In: Bioorganic & Medicinal Chemistry Letters, 2010, Vol.20(6), pp.1990-1993
    Description: The synthesis and the ACE inhibitory activity of chalcones ( – ) and pyrazoles ( – ) are reported. A series of chalcones ( ) and pyrazoles ( ) was prepared to investigate their potential activity as Angiotensin I-Converting Enzyme (ACE) inhibitors. Their structures were verified by elemental analysis, UV, IR, MS, H NMR, C NMR, and 2D NMR experiments. Among tested compounds, chalcone exerted the highest activity with an IC value of 0.219 mM, while the most potent pyrazole was (IC value of 0.213 mM).
    Keywords: Chalcones ; Pyrazole Derivatives ; Hypertension ; ACE ; Medicine ; Chemistry ; Anatomy & Physiology
    ISSN: 0960-894X
    E-ISSN: 1464-3405
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  • 6
    Language: English
    In: Journal of agricultural and food chemistry, 30 March 2016, Vol.64(12), pp.2467-74
    Description: Edible flowers are receiving renewed interest as rich sources of bioactive compounds. Ethanol extracts of eight edible flowers were phytochemically characterized and investigated for their bioactivity. Rutin, quercetin, luteolin, kaempferol, and myricetin were selected as standards and quantified by HPLC. The fatty acid profile was analyzed by GC and GC-MS. Antioxidant properties were evaluated by using different in vitro tests. The hypoglycemic effects were investigated via the inhibition of α-amylase and α-glucosidase. Sambucus nigra exhibited the highest radical-scavenging activity (IC50 of 1.4 μg/mL), followed by Hedysarum coronarium (IC50 of 1.6 μg/mL). Both species contained high quercetin and rutin contents. S. nigra extract exerted the highest activity in preventing lipid oxidation. Malva sylvestris extract inhibited both α-amylase and α-glucosidase with IC50 values of 7.8 and 11.3 μg/mL, respectively. These findings support the consumption of edible flowers as functional foods and their use as sources of natural antioxidants by the food industry.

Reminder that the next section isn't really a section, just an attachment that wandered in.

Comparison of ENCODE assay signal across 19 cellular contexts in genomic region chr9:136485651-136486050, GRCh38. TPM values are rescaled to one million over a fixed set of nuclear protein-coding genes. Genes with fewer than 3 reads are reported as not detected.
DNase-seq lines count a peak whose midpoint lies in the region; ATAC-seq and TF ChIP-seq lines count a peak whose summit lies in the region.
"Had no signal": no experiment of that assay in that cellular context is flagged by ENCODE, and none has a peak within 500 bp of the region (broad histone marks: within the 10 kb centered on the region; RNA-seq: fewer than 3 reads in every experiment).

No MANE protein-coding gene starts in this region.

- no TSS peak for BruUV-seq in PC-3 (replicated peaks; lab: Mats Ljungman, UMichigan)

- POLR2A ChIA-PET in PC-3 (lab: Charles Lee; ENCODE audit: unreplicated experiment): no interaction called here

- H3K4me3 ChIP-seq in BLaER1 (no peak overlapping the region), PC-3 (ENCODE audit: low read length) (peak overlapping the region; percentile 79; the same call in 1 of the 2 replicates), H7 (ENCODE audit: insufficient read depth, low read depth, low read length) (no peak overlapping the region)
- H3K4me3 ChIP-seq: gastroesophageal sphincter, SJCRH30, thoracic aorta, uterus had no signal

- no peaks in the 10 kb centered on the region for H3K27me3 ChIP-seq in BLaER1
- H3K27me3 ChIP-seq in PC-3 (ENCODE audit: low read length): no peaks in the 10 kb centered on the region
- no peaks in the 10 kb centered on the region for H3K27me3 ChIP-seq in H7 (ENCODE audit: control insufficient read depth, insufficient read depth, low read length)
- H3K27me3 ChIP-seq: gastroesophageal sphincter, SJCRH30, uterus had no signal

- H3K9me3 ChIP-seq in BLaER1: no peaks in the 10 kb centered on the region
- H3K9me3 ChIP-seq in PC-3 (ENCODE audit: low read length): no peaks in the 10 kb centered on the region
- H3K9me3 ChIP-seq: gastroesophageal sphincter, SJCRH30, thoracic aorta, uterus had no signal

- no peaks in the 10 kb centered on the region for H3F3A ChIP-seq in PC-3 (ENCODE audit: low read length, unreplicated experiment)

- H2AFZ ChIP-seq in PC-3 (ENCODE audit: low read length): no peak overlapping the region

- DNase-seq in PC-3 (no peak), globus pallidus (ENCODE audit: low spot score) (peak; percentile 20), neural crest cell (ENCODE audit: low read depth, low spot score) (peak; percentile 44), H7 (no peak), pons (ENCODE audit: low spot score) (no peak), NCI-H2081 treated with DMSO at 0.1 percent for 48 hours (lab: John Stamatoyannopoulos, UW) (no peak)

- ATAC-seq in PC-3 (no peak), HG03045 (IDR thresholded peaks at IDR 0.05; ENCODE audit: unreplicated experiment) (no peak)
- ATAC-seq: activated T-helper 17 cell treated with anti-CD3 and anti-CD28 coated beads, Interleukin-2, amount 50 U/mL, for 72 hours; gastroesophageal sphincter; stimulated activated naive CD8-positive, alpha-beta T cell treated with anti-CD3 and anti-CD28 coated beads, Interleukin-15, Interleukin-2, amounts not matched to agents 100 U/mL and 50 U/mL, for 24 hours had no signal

Keywords: Antioxidant Activity ; Carbohydrate-Hydrolyzing Enzymes ; Edible Flowers ; Fatty Acids ; Flavonoids ; Antioxidants -- Analysis ; Flowers -- Chemistry ; Glycoside Hydrolase Inhibitors -- Analysis ; Hypoglycemic Agents -- Analysis ; Phytochemicals -- Analysis
    ISSN: 00218561
    E-ISSN: 1520-5118
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  • 7
    Language: English
    In: Food Chemistry, 15 December 2011, Vol.129(4), pp.1413-1419
    Description: ► The consumption of non-cultivated botanicals play a central role in the diet. ► Twelve-one plant extracts were assayed for antioxidant/anti-inflammatory activity. ► Four extracts were selected for antiradical and anti-inflammatory properties. ► A relationship between radical scavenging activity and polyphenolic content was found. Hydroalcoholic extracts from 18 non-cultivated vegetables traditionally consumed in Southern Italy were tested for their free radical scavenging activity (FRSA) in the DPPH (1,1-diphenyl-2-picrylhydrazil radical) screening assay and for their inhibition of nitric oxide (NO) production. The strongest activity was shown for (leaves), subsp. (leaves) and subsp. (stems and leaves) with IC values of 5, 6, 8 μg/ml, respectively. Extracts from non-cultivated subsp. (seeds) (leaves) and subsp. (leaves) showed high inhibition of nitric oxide production, with an activity comparable to a reference drug, indomethacin. A significant cytotoxic effect was shown for the seeds of subsp. (leaves) presented the highest content in linoleic acid. and subsp. had relatively high polyphenols content, 482 and 334 mg/g of extract, respectively.
    Keywords: Antioxidant ; Food Plants ; Mediterranean ; Wild ; Nitric Oxide ; Chemistry ; Diet & Clinical Nutrition ; Economics
    ISSN: 0308-8146
    E-ISSN: 1873-7072
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  • 8
    Language: English
    In: Food Chemistry, 01 December 2011, Vol.129(3), pp.753-760